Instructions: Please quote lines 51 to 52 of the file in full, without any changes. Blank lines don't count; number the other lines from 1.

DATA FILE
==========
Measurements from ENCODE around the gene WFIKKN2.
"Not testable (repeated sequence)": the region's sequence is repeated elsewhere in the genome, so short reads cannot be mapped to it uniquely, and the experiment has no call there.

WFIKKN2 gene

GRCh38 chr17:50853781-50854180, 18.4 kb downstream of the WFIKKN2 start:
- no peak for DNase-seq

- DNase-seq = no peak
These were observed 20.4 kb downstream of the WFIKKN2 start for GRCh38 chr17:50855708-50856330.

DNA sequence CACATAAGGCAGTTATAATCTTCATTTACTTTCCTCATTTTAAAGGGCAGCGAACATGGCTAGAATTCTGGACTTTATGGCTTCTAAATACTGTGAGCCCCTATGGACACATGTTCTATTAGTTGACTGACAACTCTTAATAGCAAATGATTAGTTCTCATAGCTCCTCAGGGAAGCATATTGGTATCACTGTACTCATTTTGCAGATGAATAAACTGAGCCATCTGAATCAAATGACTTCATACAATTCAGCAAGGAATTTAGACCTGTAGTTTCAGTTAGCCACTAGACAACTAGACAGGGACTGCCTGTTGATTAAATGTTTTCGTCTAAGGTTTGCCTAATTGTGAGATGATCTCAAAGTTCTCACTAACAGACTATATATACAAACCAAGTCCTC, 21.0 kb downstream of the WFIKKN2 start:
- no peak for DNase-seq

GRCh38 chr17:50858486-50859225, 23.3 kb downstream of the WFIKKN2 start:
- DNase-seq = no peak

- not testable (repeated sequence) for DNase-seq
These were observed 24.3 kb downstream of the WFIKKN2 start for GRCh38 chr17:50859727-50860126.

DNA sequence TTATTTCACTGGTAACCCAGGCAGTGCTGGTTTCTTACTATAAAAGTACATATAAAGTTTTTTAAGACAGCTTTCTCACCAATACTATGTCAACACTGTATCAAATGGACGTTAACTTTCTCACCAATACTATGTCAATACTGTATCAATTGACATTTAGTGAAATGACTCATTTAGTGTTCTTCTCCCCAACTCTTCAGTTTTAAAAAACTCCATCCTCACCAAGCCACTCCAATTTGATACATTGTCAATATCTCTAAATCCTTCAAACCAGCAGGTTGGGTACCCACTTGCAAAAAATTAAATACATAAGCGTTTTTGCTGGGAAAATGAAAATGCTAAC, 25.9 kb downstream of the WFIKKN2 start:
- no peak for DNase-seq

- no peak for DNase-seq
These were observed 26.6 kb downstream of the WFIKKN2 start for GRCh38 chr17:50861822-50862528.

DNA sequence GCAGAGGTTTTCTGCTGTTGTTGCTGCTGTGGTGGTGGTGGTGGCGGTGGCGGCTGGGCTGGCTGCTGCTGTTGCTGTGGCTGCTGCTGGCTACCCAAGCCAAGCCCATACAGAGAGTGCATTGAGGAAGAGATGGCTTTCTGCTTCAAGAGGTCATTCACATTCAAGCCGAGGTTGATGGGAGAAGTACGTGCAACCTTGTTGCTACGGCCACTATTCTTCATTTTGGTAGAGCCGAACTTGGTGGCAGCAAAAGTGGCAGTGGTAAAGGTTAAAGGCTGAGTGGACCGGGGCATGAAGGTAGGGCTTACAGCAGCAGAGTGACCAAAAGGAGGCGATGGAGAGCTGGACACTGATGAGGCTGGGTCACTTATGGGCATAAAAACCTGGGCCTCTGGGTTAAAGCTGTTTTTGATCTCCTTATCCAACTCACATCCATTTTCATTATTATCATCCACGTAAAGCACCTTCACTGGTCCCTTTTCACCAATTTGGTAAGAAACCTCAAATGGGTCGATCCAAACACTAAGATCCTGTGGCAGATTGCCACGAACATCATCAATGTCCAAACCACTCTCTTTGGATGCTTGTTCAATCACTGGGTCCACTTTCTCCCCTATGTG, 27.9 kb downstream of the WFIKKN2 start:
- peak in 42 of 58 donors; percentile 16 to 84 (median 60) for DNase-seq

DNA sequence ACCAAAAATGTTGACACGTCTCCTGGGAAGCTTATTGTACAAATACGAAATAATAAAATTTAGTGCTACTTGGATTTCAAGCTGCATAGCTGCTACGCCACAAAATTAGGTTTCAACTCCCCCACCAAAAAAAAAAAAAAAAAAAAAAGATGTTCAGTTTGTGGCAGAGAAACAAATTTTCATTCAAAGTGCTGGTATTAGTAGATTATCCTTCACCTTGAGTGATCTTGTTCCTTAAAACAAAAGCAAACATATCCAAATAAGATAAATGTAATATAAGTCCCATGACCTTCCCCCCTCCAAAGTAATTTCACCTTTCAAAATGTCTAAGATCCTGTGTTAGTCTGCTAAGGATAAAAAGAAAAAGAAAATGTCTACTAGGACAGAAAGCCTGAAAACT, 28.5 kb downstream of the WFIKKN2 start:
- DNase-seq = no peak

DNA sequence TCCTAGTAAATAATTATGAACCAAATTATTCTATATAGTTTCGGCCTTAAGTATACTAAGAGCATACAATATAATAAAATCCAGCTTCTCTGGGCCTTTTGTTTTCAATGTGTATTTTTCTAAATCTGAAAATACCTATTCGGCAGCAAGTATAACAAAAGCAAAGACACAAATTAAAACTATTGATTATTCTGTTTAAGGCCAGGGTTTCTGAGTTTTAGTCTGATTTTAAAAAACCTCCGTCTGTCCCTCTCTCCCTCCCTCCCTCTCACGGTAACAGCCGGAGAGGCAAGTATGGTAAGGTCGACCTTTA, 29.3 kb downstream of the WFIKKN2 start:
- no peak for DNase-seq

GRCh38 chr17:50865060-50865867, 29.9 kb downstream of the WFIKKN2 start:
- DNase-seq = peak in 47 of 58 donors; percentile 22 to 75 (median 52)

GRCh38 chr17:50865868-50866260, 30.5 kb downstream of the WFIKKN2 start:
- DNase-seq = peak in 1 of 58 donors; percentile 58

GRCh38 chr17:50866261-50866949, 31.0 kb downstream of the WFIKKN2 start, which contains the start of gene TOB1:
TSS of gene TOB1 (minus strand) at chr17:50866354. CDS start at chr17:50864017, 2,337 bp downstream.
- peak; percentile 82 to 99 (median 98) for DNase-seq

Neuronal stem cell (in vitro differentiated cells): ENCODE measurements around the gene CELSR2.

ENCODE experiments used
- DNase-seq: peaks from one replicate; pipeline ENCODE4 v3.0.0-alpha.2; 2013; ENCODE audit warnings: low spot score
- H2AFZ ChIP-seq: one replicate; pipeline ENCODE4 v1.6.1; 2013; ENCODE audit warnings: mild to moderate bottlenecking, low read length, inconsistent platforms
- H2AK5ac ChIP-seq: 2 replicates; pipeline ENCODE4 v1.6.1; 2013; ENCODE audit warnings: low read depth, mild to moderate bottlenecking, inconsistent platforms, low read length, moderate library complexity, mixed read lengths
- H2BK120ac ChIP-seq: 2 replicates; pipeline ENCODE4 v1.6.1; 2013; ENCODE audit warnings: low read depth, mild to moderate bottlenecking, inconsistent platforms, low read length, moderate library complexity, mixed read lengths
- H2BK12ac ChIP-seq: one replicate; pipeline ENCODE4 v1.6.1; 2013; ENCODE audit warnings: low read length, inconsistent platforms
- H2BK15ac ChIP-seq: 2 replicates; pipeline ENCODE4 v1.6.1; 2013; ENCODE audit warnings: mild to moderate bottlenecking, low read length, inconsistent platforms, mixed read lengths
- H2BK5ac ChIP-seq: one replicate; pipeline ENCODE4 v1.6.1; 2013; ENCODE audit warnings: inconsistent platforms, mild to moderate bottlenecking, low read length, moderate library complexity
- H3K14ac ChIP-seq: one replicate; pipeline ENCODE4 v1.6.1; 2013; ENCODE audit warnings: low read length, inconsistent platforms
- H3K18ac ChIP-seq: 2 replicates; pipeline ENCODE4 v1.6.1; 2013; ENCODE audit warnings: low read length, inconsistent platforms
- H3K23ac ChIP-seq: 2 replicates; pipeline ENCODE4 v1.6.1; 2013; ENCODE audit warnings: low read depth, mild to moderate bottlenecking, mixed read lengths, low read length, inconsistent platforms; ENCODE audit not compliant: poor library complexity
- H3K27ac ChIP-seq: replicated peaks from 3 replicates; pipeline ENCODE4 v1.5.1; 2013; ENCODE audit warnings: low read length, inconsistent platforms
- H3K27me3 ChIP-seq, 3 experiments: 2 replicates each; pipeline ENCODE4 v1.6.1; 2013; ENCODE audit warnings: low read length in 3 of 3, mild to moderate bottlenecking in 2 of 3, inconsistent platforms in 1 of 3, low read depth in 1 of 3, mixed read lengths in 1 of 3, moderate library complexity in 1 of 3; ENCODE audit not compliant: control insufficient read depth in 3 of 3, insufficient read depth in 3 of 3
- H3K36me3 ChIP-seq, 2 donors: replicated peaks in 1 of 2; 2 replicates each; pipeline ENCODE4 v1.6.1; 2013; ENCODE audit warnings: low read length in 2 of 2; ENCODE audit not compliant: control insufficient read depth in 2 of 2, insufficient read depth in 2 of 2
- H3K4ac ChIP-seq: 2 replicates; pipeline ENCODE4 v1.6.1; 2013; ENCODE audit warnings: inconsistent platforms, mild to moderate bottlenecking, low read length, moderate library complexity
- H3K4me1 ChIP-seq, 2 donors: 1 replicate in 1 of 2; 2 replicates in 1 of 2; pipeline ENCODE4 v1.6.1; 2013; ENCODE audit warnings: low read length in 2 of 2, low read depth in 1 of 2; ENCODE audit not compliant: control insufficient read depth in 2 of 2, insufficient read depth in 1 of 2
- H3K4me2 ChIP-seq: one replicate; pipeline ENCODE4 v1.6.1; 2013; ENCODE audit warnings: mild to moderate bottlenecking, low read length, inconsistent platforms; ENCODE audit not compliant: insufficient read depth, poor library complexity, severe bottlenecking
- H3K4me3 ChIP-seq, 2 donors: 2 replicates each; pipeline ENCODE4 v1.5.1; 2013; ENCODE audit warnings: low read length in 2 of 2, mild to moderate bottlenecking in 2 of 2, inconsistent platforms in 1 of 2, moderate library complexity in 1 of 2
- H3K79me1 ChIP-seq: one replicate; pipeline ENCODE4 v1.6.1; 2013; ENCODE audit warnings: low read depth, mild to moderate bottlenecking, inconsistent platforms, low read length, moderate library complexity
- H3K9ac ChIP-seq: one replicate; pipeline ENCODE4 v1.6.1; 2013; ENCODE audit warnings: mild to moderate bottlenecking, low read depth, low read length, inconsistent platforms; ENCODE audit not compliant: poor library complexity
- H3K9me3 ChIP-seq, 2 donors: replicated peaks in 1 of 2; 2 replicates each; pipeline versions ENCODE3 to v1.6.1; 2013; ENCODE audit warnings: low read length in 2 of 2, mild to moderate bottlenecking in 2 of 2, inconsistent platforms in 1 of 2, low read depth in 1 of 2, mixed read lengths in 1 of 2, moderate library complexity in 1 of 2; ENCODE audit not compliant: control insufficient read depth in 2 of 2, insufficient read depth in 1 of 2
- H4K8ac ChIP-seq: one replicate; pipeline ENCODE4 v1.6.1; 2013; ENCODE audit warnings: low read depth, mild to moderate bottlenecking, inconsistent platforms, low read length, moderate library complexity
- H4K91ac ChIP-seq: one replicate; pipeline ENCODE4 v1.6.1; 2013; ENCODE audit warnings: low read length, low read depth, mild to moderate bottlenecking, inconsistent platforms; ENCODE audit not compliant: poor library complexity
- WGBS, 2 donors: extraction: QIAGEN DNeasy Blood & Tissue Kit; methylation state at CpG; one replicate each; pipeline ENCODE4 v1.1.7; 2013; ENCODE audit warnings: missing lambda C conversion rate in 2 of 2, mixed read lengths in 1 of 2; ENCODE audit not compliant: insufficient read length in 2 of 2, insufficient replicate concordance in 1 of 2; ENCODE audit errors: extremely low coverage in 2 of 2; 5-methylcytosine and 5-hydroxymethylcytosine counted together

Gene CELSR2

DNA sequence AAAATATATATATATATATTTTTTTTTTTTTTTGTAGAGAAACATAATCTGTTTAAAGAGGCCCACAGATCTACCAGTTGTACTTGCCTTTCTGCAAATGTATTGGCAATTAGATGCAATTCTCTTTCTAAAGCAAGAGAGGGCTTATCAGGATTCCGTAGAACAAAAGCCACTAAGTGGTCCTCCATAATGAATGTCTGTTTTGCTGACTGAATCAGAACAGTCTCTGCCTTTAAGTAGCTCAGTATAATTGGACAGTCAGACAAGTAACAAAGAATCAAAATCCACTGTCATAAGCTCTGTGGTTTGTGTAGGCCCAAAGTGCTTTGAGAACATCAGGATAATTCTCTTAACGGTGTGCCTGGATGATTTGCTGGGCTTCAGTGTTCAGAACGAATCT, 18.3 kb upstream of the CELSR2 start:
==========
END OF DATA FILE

- H3K9ac ChIP-seq: one replicate; pipeline ENCODE4 v1.6.1; 2013; ENCODE audit warnings: mild to moderate bottlenecking, low read depth, low read length, inconsistent platforms; ENCODE audit not compliant: poor library complexity
- H3K9me3 ChIP-seq, 2 donors: replicated peaks in 1 of 2; 2 replicates each; pipeline versions ENCODE3 to v1.6.1; 2013; ENCODE audit warnings: low read length in 2 of 2, mild to moderate bottlenecking in 2 of 2, inconsistent platforms in 1 of 2, low read depth in 1 of 2, mixed read lengths in 1 of 2, moderate library complexity in 1 of 2; ENCODE audit not compliant: control insufficient read depth in 2 of 2, insufficient read depth in 1 of 2